Calosso Travel Guide
The name of Calosso, mentioned for the first time in 960, could derive from the noble roman Calluciusor Calocero, medieval term to denote San Calogero, revered in the small settlement until the mid 700.
The first settlement’s mention dates back to 960, while to find evidence of a fortified structure, they must wait the beginning of the Xlll century. During the municipal period, Calosso was an important fief of the Consortium of Acquesana, which also Canelli took part, created to protect the minor feuds against the expansionist ambitions of the great Asti’s families.
Calosso is now a small village perched on a hill. At the top of the town is located the fortress, occupied by an impressive defensive structure attested since the Xlll century. The castle preserves in part the oldest structures, particularly on the northern front, dominated by the massive cylindrical tower decorated with hanging arches and topped by battlements. Starting from the XVI, it has undergone a transformation that has led it so far to take on the appearance of a noble residence.
Where to Stay in Calosso?
What to see in Calosso?
Inside the ancient perimeter of the fortified city walls, stands out the Church of San Martino. Built on the site of a former worship place, it shows on its facade the signs of a nineteenth-century restoration that has widened the side aisles.
In the Town Hall’s ground floor (Via Roma, 11) is located the Museo del Combattente (Figther Museum), which exhibits uniforms of the First and Second World War, light and heavy weapons, as well as numerous small objects characteristic of military life.
In the old town of Calosso is held in autumn the “Fiera del Rapulé” (Fair of Rapulé), which refers to the tradition of celebrating the grape harvest time of San Martino’s bunches, also called “rapulin”, which are the small bunches left on the grapevine during the harvest. Subsequently they are pressed in a traditional manner with feet. During this occasion it is also organized a tour that promotes local food and wine products, that winds even within the “crutin”, dug under old town houses.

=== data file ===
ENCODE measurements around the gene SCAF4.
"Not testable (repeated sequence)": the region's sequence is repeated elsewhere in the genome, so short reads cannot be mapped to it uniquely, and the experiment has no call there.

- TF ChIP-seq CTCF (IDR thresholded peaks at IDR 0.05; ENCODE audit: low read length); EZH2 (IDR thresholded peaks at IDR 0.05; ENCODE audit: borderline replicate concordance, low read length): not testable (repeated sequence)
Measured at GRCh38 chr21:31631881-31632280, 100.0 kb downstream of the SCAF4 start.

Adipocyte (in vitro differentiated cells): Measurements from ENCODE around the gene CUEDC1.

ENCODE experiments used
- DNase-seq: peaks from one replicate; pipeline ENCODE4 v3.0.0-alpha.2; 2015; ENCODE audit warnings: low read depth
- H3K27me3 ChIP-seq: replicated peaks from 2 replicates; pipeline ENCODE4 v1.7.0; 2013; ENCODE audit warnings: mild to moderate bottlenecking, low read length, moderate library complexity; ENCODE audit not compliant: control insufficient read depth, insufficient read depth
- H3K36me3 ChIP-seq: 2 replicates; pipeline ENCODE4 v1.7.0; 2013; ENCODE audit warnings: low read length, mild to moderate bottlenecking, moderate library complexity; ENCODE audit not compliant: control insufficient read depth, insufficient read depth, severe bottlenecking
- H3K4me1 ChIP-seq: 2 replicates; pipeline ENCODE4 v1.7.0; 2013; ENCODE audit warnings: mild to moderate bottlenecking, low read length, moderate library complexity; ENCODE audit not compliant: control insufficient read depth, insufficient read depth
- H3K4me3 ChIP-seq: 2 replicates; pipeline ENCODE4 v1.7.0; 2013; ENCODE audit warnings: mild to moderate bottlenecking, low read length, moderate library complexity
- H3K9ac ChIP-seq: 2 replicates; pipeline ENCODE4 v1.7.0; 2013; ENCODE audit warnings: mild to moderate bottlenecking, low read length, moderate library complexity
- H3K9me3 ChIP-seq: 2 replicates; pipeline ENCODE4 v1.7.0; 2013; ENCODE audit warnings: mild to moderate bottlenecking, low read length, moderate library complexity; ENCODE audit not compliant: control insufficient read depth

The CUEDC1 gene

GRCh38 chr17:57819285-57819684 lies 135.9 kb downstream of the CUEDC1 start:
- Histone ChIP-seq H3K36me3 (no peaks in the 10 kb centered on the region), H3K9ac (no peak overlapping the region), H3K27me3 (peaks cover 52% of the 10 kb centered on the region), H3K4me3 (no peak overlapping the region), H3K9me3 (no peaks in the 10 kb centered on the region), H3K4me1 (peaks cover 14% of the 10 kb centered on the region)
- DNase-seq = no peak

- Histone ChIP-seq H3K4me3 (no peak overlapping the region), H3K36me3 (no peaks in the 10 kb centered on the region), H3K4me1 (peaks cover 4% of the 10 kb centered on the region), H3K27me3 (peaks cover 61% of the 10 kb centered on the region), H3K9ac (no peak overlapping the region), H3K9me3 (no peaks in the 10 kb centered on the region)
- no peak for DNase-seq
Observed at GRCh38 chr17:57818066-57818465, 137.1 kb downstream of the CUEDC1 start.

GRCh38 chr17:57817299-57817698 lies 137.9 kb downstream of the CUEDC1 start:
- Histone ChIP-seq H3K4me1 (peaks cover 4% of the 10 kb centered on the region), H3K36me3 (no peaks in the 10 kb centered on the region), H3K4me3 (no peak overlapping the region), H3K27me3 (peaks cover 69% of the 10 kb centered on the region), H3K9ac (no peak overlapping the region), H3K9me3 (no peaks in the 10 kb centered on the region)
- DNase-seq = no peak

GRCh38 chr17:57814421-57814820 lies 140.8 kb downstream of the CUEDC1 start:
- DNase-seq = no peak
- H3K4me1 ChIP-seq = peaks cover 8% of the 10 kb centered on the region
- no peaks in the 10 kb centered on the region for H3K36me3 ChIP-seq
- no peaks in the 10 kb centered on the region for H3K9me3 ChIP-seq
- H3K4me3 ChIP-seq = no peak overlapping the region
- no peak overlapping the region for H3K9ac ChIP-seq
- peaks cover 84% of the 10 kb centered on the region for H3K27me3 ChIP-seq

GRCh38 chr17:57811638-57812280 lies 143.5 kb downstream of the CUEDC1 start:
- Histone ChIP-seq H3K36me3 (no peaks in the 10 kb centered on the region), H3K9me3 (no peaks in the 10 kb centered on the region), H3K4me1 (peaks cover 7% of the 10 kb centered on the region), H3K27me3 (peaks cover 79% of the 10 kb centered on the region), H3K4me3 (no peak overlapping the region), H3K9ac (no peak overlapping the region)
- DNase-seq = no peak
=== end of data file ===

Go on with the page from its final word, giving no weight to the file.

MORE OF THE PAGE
Small cellar: the “Crutin”
The “crutin” are a particular example of vernacular architecture linked to rural culture: it’s a matter of ancient cellars dug into tuff and with vaults made of bricks, used both for domestic keeping of bottles and foodstuffs, and as ice chests or tanks.The presence of these cellars is very widespread, insomuch as almost every house in the old town has one of these underground space.
The environments have very variable sizes, some of which have engraved on the walls the date of construction, which usually goes back to the XVIll and XIX centuries. Most “crutin” are privately owned and are accessible through the homes, but some are related to small wineries that were located in the village, among which is alive the Wine Cooperative of Calosso founded in 1904.